Remember When the Government Gave ‘Free Health Care’ to Poor Black Citizens in Alabama?


As we prepare for yet another legislative revolution in American health care, let’s look back at some of the illustrious work done by US health officials in our past, just to make sure we can all be on the same page.

If we’re going to have a serious discussion about whether health care is a basic human right that should be provided to all citizens equally and at whatever cost, we have to be honest about the organizations responsible for overseeing and administering health and medical services in the US.

This is a story about 40-year experiment conducted in Macon County, Alabama started in 1932. That year The US Public Health Service (now the “US Department of Health and Human Services”) worked in conjunction with Tuskegee University to enroll 600 impoverished sharecroppers in a free health care program to treat them for “bad blood”, a term locals used to describe a range of diseases like syphilis, anemia, and fatigue.

In truth, the purpose of the study was to observe the natural progression of syphilis in rural African American men if it was left untreated. Of the chosen study participants, 399 were found to have previously contracted syphilis; 201 did not. The infected men were never informed that they had the disease and were never given any treatment.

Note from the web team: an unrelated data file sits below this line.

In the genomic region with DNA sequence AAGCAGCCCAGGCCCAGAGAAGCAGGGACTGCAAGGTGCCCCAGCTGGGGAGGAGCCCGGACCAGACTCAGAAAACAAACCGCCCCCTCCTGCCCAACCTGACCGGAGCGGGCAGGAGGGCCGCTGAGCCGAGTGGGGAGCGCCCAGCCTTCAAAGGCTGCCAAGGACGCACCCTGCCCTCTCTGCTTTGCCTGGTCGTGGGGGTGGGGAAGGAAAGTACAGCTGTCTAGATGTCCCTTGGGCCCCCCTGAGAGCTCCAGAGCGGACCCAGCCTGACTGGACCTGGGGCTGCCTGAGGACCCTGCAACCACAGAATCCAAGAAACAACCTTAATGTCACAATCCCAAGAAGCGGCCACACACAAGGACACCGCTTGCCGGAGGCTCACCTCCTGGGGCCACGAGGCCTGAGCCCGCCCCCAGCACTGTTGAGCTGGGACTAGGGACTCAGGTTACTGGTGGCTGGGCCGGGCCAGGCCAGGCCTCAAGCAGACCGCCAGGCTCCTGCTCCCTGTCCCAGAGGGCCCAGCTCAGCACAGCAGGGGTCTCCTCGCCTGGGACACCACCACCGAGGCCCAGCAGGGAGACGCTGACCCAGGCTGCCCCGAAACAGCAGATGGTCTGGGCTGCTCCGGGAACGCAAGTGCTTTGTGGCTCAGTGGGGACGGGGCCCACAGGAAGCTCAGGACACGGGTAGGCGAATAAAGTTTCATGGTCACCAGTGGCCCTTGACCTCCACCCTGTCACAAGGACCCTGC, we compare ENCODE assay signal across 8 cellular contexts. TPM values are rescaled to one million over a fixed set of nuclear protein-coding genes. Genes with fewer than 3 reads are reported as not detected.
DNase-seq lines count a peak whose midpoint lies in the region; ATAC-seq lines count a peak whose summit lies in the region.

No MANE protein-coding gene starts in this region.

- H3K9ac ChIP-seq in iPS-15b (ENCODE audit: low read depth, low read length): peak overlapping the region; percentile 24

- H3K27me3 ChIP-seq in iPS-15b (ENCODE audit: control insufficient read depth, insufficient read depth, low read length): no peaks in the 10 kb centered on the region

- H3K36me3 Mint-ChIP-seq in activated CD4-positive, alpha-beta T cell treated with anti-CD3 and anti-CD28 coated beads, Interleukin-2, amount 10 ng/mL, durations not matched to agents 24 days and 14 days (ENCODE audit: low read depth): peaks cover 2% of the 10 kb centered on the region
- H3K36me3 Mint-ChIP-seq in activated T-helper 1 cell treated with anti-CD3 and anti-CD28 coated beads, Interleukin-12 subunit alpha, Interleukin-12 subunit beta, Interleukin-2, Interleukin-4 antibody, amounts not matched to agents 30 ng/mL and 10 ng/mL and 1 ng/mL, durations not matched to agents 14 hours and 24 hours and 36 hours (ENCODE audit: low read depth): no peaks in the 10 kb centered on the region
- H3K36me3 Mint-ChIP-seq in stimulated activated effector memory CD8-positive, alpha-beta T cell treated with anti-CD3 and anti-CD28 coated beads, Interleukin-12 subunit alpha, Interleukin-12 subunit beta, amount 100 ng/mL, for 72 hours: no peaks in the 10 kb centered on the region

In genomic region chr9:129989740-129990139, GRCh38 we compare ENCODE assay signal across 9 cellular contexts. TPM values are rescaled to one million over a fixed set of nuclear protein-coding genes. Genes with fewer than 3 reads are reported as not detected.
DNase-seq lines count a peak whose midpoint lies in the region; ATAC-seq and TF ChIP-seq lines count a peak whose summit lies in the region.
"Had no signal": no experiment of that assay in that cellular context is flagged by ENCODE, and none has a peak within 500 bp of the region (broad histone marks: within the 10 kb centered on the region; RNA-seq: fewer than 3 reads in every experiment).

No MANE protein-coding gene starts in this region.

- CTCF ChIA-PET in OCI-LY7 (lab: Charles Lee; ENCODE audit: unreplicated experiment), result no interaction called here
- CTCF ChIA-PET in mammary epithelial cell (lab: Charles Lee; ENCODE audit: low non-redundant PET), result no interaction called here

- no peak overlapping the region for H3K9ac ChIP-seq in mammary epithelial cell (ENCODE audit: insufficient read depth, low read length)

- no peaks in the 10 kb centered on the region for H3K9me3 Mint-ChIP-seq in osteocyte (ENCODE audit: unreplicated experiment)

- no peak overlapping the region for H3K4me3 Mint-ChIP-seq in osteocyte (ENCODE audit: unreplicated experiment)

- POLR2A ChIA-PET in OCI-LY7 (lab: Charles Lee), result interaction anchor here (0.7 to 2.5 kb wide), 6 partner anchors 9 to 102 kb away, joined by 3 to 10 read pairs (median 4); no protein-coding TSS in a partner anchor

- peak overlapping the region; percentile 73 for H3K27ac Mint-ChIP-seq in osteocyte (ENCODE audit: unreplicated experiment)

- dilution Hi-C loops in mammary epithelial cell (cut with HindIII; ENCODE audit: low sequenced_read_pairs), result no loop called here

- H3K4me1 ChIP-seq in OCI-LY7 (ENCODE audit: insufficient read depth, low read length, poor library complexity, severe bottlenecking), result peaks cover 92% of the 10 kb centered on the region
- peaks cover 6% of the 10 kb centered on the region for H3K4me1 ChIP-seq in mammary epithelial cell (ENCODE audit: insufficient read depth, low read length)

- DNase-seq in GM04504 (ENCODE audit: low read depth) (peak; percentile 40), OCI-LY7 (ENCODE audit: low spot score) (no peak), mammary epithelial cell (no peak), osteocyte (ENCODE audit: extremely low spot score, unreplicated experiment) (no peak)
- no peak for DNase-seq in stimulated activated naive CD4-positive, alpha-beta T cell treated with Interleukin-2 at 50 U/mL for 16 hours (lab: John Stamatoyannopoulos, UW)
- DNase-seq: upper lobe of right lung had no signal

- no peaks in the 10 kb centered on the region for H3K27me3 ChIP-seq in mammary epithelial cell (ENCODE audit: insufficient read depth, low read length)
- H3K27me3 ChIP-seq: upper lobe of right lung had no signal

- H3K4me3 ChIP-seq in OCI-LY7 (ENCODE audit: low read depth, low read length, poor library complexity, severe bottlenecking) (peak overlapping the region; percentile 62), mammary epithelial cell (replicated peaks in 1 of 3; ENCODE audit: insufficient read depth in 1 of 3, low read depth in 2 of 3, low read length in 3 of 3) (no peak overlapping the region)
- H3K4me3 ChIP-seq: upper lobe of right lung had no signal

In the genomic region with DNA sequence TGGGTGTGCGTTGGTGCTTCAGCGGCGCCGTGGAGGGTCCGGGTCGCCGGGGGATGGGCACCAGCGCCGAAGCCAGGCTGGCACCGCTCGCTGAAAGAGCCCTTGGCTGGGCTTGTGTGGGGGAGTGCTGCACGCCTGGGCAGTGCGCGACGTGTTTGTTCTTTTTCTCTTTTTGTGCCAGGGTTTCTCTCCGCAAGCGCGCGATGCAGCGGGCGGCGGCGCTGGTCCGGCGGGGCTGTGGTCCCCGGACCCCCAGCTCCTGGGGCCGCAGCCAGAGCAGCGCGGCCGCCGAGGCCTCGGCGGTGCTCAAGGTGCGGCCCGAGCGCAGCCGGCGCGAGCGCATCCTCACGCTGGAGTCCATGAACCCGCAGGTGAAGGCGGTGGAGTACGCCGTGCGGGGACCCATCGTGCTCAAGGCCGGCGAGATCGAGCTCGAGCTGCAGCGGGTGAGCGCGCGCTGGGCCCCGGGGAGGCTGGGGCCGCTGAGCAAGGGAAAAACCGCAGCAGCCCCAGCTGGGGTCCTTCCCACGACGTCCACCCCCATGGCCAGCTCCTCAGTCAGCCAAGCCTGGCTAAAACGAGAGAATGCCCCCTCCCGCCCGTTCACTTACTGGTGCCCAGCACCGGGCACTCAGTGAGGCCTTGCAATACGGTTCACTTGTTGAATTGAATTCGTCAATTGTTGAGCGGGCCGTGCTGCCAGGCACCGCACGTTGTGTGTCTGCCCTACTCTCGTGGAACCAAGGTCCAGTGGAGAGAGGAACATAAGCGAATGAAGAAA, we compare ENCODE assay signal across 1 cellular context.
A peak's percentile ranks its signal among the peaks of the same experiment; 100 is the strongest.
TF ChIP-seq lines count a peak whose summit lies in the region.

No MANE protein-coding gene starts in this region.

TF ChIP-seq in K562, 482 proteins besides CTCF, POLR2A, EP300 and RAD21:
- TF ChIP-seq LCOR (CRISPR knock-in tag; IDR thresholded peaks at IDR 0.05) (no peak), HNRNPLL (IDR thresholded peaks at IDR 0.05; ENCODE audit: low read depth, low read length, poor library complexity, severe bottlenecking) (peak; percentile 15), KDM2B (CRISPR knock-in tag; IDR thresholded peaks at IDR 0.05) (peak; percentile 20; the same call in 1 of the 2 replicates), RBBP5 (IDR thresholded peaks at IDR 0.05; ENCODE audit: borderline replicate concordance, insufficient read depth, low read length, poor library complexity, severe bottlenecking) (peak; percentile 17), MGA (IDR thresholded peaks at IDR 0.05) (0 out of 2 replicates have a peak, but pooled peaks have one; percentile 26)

The ever-generous federal government provided these men free medical care, meals, and free burial insurance for their participation in the study (not entirely unlike American slaves of the previous century).

The study was conducted even after funding was lost – without ever informing the men of their conditions or providing treatment. They even prevented their victims from accessing the syphilis treatment programs that were available to other residents in the area.


The program continued until a leak to the press in 1972 resulted in enough public outrage that the program was officially halted. This was after it had already claimed the lives of many men, infected 40 of their wives, and 19 children who were born with congenital syphilis.

The Tuskegee Experiment, as the study came to be known, was just one of many disturbing programs directed under the tutelage of what we now know as the US Department of Health and Human Services. We should also recognize that this is the department responsible for overseeing its many operating divisions, like the CDC, FDA and NIH – directed, of course, by their corporate overlords in the private sector.

So, while free health care for all sounds like a glorious idea, we would have to be very gullible or naïve to think that these government agencies that have never prioritized the common good of American citizens would suddenly shake off their shackles of corruption and internal cronyism and start working for our best interests.

It’s a nice dream, but it feels like we’re trying to jam the lid down on Pandora’s Box and act like it was never opened.